An explosion at an outdoor dogfighting competition killed and wounded dozens of people in southern Afghanistan today, an official and a witness said.
Interior Ministry spokesman Zemeri Bashary said “tens of people” had been killed and dozens more wounded, though officials did not yet have a precise count.
He said it wasn’t yet clear if the explosion was caused by a suicide attacker.
“All the police are there and they are evacuating the injuries and the dead,” Bashary said.
A witness, Mohammad Khan, 25, said hundreds of people had gathered in an open field to watch a dogfighting competition.
He blamed the attack on a suicide bomber.
Politician killed in mosque attack
A gunman opened fire inside a mosque in Thailand’s restive south, killing a Muslim politician who was among dozens gathered for evening prayers, police said today.
The gunman entered the mosque in Pattani province Saturday evening and joined about 40 others who were kneeled in prayer. He then pulled out a gun and shot Madori Buraheng, a 40-year-old town official, at close range before fleeing on a motorcycle, said army spokesman Col. Akara Thiprote.
Authorities believe the attack in Pattani’s Thung Yangdaeng district was politically motivated and not linked to a Muslim insurgency that has claimed more than 2,900 lives in Thailand’s three southernmost provinces since 2004, Akara said.
“Initial investigations show that it might be connected to a local political feud and not the Muslim insurgency,” said Akara. “It was definitely a targeted attack since no one else got hurt.”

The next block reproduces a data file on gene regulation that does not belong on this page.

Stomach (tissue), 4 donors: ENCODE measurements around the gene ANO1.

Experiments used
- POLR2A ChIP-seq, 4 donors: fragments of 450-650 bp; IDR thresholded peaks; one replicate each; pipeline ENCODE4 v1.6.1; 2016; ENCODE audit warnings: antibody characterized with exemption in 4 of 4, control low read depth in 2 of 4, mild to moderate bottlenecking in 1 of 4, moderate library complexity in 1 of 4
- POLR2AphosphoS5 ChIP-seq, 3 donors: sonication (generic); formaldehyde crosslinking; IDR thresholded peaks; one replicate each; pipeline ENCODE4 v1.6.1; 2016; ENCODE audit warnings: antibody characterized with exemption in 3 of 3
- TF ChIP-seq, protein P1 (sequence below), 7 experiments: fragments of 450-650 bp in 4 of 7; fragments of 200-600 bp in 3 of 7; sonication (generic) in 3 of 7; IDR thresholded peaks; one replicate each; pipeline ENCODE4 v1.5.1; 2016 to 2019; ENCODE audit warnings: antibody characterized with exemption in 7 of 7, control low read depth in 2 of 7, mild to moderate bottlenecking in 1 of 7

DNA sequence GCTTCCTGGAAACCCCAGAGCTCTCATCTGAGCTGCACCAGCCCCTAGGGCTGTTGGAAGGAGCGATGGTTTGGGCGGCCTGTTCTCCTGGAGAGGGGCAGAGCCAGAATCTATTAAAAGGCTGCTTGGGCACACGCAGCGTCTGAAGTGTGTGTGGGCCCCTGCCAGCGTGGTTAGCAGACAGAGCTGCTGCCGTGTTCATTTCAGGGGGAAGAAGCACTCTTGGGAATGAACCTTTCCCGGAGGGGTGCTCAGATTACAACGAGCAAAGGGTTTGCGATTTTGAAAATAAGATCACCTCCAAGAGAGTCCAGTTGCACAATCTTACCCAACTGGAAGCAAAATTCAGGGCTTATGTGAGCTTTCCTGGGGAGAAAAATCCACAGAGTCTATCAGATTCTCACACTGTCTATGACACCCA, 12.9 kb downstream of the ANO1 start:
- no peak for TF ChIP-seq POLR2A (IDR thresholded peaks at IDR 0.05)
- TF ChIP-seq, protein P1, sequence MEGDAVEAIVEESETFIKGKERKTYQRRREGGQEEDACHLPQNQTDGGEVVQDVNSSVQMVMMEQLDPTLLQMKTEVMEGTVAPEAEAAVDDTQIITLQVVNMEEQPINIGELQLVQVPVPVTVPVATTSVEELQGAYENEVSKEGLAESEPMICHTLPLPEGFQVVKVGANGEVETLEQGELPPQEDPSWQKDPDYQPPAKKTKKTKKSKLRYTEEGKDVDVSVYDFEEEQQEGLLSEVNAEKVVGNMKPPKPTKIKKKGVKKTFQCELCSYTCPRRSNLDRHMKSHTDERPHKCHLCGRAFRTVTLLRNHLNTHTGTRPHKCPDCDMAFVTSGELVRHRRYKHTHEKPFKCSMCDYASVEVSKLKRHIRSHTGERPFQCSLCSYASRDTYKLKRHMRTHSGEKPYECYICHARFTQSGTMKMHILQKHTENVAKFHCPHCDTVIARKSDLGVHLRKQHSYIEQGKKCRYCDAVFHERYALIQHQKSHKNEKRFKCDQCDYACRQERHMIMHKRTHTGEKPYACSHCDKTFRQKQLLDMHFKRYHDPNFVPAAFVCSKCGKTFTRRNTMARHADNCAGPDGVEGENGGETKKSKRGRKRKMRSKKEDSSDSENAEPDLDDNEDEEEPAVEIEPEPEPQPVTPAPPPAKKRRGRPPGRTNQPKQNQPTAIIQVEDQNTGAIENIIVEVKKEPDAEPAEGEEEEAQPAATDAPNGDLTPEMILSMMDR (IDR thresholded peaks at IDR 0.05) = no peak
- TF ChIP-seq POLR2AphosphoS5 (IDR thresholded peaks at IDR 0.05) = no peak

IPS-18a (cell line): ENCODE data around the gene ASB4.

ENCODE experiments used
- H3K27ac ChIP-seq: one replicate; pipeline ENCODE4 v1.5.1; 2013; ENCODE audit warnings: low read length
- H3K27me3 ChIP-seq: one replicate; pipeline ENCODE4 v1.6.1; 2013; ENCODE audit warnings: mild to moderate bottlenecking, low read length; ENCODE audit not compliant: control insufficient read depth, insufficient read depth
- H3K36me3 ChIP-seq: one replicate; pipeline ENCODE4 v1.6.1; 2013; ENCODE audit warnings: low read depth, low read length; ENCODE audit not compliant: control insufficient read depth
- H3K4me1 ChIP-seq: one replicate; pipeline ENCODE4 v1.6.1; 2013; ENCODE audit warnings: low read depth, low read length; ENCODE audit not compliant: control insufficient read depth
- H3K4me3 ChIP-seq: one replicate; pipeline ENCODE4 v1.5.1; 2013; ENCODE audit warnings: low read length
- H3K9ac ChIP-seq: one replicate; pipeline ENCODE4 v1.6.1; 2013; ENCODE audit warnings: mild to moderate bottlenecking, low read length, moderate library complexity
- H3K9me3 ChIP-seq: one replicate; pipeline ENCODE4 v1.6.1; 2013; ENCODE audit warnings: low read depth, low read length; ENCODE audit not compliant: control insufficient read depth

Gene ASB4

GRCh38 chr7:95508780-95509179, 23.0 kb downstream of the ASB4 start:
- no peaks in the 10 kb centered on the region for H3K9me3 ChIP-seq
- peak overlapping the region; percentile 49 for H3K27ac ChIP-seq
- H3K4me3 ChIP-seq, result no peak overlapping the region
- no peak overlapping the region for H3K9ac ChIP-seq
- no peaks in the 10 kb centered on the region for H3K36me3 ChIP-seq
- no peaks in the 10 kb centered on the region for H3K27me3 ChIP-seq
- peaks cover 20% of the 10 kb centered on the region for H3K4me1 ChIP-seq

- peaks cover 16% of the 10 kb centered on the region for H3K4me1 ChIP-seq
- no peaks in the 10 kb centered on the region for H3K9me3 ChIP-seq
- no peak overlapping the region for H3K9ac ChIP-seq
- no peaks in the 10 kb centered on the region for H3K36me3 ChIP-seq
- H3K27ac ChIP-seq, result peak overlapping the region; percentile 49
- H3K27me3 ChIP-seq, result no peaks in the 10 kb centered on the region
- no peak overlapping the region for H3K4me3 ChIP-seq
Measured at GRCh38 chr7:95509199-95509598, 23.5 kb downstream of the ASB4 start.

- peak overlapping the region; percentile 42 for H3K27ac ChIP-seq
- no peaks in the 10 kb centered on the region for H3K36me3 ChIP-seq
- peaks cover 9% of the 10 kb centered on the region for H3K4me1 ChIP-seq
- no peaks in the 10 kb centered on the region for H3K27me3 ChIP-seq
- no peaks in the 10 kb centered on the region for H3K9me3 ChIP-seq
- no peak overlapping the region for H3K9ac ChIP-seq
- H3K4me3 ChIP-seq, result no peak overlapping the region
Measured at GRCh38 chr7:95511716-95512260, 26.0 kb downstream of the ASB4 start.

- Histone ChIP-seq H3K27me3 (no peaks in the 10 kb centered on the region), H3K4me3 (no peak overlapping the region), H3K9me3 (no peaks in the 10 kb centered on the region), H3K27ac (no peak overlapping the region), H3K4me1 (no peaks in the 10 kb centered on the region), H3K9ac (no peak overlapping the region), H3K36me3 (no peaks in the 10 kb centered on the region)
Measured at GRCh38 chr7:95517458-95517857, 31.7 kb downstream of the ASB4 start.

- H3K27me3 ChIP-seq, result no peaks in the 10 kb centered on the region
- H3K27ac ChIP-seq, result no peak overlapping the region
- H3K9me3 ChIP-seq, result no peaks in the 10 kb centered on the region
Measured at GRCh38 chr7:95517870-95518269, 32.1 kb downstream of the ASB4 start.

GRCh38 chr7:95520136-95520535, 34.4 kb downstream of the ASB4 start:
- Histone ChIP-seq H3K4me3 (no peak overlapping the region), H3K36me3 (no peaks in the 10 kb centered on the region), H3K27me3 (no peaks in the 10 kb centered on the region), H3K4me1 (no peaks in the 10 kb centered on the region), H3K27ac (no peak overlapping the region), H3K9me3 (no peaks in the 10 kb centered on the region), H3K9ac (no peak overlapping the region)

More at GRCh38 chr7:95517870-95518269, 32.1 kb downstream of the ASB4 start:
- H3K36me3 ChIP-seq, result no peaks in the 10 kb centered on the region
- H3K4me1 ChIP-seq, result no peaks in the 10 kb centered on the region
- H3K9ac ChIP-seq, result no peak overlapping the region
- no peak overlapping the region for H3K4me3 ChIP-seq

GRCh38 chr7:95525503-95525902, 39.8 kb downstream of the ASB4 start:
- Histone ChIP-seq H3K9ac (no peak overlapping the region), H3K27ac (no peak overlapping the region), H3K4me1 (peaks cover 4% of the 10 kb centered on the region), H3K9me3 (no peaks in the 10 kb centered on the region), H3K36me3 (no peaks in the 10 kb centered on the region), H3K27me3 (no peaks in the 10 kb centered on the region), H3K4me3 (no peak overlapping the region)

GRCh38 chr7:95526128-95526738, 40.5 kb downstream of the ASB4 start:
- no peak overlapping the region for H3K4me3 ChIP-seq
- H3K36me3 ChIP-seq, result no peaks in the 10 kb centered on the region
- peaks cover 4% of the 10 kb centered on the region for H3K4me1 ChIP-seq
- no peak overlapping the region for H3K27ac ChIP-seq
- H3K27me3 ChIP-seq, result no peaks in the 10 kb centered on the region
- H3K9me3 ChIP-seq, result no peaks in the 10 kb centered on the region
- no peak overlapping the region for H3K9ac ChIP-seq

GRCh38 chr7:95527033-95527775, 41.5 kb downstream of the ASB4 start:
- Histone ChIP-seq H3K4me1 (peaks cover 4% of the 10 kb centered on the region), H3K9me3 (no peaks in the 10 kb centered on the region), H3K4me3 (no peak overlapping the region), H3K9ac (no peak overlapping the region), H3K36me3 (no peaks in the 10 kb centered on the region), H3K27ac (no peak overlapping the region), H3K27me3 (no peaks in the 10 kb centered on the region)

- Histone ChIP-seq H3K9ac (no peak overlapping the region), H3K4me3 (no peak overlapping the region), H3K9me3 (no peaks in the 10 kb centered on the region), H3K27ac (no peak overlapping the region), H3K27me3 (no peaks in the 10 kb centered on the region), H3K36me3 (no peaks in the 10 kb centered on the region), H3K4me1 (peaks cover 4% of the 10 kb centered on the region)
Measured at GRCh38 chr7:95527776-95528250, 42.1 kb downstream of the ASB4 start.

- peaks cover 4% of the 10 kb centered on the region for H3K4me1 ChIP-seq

Drive-by shootings and bombings occur almost daily in Pattani, Yala and Narathiwat provinces, the only Muslim-majority areas of the Buddhist country.
Muslims seen as collaborators with the government are targeted by the insurgent violence along with Buddhists.
DAR ES SALAAM, Tanzania
Bush warns Kenya to share power
President Bush opened a six-day, five-nation tour of Africa on Saturday with a warning to Kenya’s government that it needs to agree to a power-sharing arrangement with the opposition to settle a post-election upheaval that has torn the country apart.
Arriving to trumpet-blaring, red-carpet welcomes, Bush hoped to use the trip to highlight success stories in Africa and the programs he has launched to fight disease, poverty and illiteracy here. But he was immediately confronted with the latest crisis to challenge stability on the continent and defended his record of conflict resolution in the region.
“We’ve been plenty active on these issues, and we’ll continue to be active on these issues because they’re important issues for the U.S. security and for our interests,” Bush said after landing in the tiny coastal country of Benin. He noted he will send Secretary of State Condoleezza Rice to Kenya on Monday.
From wire reports